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United Nations Relations

AIDS Day Events in Kenya Focus on Promoting Abstinence

Nairobi, Kenya - Timing their visit to coincide with World AIDS Day, Dec. 1, 2013, two women from Switzerland made a two-week tour of Kenya to teach an HIV/AIDS-prevention program that focuses on premarital abstinence.Nifa Isalano, a longtime HIV/AIDS-prevention activist, and Chantal Chételat Komagata, secretary general of UPF-Switzerland, shared the WAIT Training Curriculum with university students and young people across Kenya.

The two women began their national tour at Kenyatta University, the second-largest educational institution in the nation, located in a suburb of the capital, Nairobi. There they presented the UPF lectures on HIV/AIDS prevention to about 100 students specializing in community-based development.

The next stop was the town of Eldoret in western Kenya, where at a family care center about 40 youths learned a WAIT skit and dances and were given T-shirts imprinted with a meaningful phrase in Swahili about waiting for the beloved one. The two speakers were supported and assisted by five Kenyatta University students and several of Mrs. Isalano’s relatives.

At the main event  on Dec. 1, the skit, dances and explanations particularly interested the press and the team appeared on national TV. Mrs. Chételat Komagata encouraged the authorities to invest more in character education as a means of preventing HIV/AIDS rather than only distributing free condoms and medicine.

The tour moved on to the western town of Busia, on the border with Uganda, where Mrs. Isalano’s husband, the former national football coach Francis Baraza, had organized an AIDS-prevention event at his village. The next stop was the Lake Victoria port city of Kisumu and the nearby Maseno University. The staff of this public university’s AIDS unit attended the UPF presentation with the support of the dean of students and were very positive about what they heard. Kenya’s WAIT coordinator, Willis, gave talks to a university choir and a local youth club.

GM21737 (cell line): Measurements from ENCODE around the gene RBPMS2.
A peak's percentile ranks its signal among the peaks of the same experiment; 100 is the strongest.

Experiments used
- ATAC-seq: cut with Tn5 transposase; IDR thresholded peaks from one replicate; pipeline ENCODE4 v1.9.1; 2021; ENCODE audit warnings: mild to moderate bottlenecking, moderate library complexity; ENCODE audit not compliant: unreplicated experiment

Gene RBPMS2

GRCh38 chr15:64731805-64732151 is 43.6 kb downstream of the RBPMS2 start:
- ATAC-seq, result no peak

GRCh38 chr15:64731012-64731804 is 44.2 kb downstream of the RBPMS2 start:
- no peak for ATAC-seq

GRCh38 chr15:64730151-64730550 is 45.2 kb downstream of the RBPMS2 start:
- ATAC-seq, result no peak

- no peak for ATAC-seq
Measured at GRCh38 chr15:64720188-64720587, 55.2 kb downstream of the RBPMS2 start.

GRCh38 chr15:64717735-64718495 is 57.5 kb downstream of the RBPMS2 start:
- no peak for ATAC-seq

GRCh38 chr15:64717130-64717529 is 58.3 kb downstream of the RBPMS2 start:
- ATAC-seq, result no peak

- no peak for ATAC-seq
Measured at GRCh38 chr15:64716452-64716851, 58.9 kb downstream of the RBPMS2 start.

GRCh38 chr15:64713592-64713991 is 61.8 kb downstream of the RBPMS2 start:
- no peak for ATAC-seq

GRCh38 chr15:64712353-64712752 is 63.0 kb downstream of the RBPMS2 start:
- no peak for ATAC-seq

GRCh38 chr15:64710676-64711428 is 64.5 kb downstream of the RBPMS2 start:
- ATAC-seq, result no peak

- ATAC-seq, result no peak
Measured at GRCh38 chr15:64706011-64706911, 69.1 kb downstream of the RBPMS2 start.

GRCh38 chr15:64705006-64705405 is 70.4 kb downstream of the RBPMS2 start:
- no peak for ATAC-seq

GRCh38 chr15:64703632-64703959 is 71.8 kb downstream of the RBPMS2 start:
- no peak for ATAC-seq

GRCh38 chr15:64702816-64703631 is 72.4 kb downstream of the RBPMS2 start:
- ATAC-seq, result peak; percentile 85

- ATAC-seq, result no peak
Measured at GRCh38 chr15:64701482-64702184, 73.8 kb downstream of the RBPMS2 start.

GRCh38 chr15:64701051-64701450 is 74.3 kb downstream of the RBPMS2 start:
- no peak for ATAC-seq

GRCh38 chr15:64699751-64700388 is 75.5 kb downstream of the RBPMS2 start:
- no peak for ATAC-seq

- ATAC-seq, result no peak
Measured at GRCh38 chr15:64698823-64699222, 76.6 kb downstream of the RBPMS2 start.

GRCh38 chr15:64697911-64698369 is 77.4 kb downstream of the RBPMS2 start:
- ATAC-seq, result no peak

After a seven-hour bus ride the UPF representatives and their Kenyan friends returned to Nairobi. They organized a football tournament in a poor neighborhood of the city. The players, all 15 years and younger, listened to the introductory speeches presenting football as a means for developing character and then played wholeheartedly, even without shoes. The WAIT team performed a skit, and the tournament winners, trained by coach Makao, received the cup from Mr. Baraza.

The five Kenyatta University students, plus one more student, attended the UPF Sunday service. Two Kenyan FFWPU members living in the United States but eager to support their country were also present. The five students and Mr. Baraza were awarded certificates of Ambassador for Peace. Two of the students started a seven-day seminar that same day and the other three came the next day after finishing an assignment for the university.

On the second evening of the seminar, Mrs. Chételat Komagata spoke about her younger years when, even having everything external one can possibly dream of in Switzerland, she was unhappy and for eight months traveled around the world, searching for the purpose of her life, before finding the teachings of Dr. Sun Myung Moon in Australia.

Mrs. Chételat Komagata wrote that she feels Kenya has a great potential for development, as the people have an open heart and understand spiritual realities right away. Moreover they are searching for ways to better their situation. She expressed her confidence that the WAIT approach can motivate young people to develop their heart, character and personality before starting conjugal relations, and that the widespread teaching of this approach can lead to the end of the AIDS pandemic. (See

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